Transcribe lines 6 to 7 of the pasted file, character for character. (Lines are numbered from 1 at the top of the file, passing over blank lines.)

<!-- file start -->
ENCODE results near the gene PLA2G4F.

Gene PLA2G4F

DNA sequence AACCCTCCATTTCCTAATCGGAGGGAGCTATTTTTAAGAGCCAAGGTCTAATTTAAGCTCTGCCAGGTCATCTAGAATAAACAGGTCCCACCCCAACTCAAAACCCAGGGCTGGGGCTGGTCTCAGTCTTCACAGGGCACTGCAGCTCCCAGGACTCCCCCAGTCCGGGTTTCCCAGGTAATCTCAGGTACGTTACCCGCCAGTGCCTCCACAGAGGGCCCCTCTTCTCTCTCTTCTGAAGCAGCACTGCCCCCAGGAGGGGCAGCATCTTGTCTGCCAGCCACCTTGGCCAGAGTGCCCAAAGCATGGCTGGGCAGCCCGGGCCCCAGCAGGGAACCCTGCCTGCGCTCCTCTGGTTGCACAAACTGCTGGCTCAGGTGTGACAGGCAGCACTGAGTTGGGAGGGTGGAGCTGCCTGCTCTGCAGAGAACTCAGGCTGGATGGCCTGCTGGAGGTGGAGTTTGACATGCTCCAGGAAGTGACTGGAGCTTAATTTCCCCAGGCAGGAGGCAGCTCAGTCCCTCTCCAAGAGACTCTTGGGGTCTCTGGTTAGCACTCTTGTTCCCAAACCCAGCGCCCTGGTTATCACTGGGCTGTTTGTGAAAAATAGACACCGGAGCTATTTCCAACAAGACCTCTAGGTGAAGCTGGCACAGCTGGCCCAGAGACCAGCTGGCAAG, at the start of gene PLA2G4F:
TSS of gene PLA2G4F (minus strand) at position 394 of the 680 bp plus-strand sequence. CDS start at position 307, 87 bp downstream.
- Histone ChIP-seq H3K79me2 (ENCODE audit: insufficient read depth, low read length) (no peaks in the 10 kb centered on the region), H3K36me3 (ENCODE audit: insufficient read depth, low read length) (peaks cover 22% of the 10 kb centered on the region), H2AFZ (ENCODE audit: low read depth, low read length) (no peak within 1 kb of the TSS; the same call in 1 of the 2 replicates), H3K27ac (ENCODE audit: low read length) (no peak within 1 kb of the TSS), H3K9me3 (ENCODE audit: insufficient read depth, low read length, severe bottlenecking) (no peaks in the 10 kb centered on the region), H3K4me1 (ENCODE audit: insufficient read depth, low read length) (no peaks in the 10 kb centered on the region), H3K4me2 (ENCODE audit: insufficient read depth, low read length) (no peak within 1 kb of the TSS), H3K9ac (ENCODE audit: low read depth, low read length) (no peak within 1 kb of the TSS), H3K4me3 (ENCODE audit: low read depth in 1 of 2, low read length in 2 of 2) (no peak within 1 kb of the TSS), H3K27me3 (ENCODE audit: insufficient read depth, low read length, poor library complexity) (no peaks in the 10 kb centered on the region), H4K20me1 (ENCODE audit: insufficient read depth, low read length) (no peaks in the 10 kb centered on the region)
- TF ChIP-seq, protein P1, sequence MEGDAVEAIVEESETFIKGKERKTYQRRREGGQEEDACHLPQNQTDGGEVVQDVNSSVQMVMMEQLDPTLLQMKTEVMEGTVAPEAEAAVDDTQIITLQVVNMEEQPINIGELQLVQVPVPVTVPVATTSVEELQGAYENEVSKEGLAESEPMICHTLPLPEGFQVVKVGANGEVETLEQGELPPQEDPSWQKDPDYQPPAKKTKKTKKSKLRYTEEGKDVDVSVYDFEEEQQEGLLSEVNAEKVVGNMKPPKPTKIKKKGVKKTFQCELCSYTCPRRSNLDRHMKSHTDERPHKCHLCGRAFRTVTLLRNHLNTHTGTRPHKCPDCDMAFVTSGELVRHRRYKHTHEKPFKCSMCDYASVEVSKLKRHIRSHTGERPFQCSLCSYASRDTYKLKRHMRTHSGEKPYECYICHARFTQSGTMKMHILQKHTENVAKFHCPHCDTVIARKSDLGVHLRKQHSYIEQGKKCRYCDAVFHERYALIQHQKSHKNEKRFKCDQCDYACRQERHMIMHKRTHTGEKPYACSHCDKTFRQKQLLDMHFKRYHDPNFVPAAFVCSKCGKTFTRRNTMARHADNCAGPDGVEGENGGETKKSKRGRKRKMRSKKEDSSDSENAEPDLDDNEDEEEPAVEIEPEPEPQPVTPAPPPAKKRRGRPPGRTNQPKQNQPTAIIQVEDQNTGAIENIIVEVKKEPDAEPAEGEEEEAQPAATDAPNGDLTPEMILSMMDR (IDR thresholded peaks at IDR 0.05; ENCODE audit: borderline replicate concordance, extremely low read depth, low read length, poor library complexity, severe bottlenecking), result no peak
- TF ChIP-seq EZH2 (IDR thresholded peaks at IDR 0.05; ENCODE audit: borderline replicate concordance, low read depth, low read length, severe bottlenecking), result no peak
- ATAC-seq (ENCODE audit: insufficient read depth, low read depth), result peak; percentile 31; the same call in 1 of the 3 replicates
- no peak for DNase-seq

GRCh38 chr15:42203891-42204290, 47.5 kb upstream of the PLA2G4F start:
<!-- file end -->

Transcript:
- TF ChIP-seq, protein P1, sequence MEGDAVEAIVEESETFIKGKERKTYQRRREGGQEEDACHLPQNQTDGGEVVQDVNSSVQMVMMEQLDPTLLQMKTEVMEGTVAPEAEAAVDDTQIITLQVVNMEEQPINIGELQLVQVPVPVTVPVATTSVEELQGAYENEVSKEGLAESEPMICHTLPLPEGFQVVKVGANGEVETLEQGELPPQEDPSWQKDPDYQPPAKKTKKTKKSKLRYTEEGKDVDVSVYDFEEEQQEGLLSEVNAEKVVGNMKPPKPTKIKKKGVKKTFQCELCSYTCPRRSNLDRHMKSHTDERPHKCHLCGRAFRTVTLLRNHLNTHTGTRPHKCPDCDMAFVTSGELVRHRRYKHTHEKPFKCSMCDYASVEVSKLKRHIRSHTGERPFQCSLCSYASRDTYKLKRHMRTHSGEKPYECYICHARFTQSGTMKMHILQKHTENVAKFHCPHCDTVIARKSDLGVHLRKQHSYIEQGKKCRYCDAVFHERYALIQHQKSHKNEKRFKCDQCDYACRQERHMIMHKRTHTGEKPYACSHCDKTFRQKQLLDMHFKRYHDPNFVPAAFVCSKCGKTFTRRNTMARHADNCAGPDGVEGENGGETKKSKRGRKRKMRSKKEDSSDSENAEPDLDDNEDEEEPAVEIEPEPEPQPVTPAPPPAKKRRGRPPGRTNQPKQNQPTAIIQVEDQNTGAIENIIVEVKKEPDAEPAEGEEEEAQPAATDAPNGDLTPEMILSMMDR (IDR thresholded peaks at IDR 0.05; ENCODE audit: borderline replicate concordance, extremely low read depth, low read length, poor library complexity, severe bottlenecking), result no peak
- TF ChIP-seq EZH2 (IDR thresholded peaks at IDR 0.05; ENCODE audit: borderline replicate concordance, low read depth, low read length, severe bottlenecking), result no peak